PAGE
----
When Veterans and their Therapeutic Pet Ducks are threatened…we the people need to stand in solidarity with them
VET CITED FOR OWNING 14 THERAPEUTIC PET DUCKS
West Lafayette Village website => http://www.westlafayettevillage.com/
Jack L. Patterson, Mayor PHONE: 740-545-6327 EMAIL: email@example.com
Roger Warne PHONE: 740-545-9080
Ronald Lusk PHONE: 740-545-7335 EMAIL: firstname.lastname@example.org
Rich Wheeler 740-610-3373 EMAIL: email@example.com
Tim Cheney 740-545-9992 EMAIL: firstname.lastname@example.org
Craig Bordenkircher 740-545-5048 EMAIL: email@example.com
Christie Maurer PHONE: 740-545-9370 EMAIL: firstname.lastname@example.org
MAYOR (email= email@example.com )
113 East Railroad St
West Lafayette, OH 43845
WEST LAFAYETTE, Ohio —An Army veteran who hurt his back during the Iraq War is worried a citation will result in him losing his 14 pet ducks, which he says are therapeutic.
Darin Welker said officials in the village of West Lafayette told him to get rid of the ducks in May and cited him for a minor misdemeanor on June 23 for failing to comply. Walker is scheduled to appear in Coshocton Municipal Court for a hearing Wednesday and could face a $150 fine.
Welker, 36, says the ducks help him with depression and post-traumatic stress disorder and keep him more active.
West Lafayette, about 80 miles east of Columbus, banned residents from keeping fowl and other farm animals in 2010.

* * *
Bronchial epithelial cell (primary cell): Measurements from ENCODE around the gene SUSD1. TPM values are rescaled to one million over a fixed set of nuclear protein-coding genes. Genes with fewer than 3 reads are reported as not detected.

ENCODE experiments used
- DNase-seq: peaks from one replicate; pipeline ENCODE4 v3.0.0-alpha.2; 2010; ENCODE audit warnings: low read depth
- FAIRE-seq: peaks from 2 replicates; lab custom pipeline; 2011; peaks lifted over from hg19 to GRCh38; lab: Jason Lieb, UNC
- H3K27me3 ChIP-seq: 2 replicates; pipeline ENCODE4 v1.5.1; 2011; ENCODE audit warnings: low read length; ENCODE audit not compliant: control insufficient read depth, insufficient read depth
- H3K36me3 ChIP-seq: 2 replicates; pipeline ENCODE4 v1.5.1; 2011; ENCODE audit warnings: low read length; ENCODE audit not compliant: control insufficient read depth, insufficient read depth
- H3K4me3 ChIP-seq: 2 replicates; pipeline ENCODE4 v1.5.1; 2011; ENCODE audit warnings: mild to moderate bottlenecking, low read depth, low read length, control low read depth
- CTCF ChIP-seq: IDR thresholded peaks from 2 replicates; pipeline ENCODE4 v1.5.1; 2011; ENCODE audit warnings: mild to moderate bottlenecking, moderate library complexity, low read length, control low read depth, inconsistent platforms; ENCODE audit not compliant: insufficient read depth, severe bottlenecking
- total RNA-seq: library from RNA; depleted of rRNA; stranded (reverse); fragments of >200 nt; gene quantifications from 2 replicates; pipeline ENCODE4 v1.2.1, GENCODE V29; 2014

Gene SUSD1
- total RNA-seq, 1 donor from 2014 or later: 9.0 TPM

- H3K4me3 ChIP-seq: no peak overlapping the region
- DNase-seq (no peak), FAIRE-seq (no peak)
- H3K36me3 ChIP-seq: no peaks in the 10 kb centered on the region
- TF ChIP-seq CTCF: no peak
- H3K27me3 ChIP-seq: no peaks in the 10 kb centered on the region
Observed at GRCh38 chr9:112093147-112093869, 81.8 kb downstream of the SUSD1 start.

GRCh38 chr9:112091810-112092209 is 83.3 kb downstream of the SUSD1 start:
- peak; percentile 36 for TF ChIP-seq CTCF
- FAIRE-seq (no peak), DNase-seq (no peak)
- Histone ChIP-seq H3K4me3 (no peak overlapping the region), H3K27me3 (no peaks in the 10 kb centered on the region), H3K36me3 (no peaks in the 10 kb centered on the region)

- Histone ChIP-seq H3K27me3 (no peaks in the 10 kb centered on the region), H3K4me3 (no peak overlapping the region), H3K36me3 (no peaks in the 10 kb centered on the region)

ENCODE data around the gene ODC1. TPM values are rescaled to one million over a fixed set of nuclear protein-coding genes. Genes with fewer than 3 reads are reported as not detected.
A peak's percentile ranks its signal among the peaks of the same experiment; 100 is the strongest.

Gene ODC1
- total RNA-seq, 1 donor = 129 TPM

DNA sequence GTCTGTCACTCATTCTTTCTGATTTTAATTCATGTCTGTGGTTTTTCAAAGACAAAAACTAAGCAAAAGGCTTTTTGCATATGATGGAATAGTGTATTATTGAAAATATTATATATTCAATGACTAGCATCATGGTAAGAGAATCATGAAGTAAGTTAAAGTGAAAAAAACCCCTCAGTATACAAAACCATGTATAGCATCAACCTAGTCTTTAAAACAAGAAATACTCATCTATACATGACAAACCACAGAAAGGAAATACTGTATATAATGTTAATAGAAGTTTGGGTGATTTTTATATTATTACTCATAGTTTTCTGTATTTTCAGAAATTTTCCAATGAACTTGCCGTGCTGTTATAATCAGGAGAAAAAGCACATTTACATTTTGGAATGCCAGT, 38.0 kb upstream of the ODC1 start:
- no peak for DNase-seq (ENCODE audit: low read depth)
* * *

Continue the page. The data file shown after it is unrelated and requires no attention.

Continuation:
Mayor Jack Patterson declined to comment on Welker’s predicament and referred questions to village police Chief Terry Mardis, who couldn’t be reached for comment.
Welker told the Coshocton Tribune that he’s had the ducks since March. He said they motivate him to get out of the house so he can feed and clean up after them.
"They’re quite a relaxing animal, and they help comfort me in different situations," Welker recently told the Tribune as he held one duck like a baby and stroked its neck. "(Watching them) keeps you entertained for hours at a time."
Welker served a year in Iraq with the Army National Guard in 2005 and said he came home with a major back injury that required surgery in 2012.
The Department of Veterans Affairs paid for the back surgery but declined to pay for physical therapy recommended by his surgeon and did not provide him with counseling, he said. That’s partly why he has come to rely on the ducks, he said.
Welker said he’s planning to tell the judge how much the ducks have helped him. He said he has a letter from the VA’s mental health department recommending he be allowed to keep them.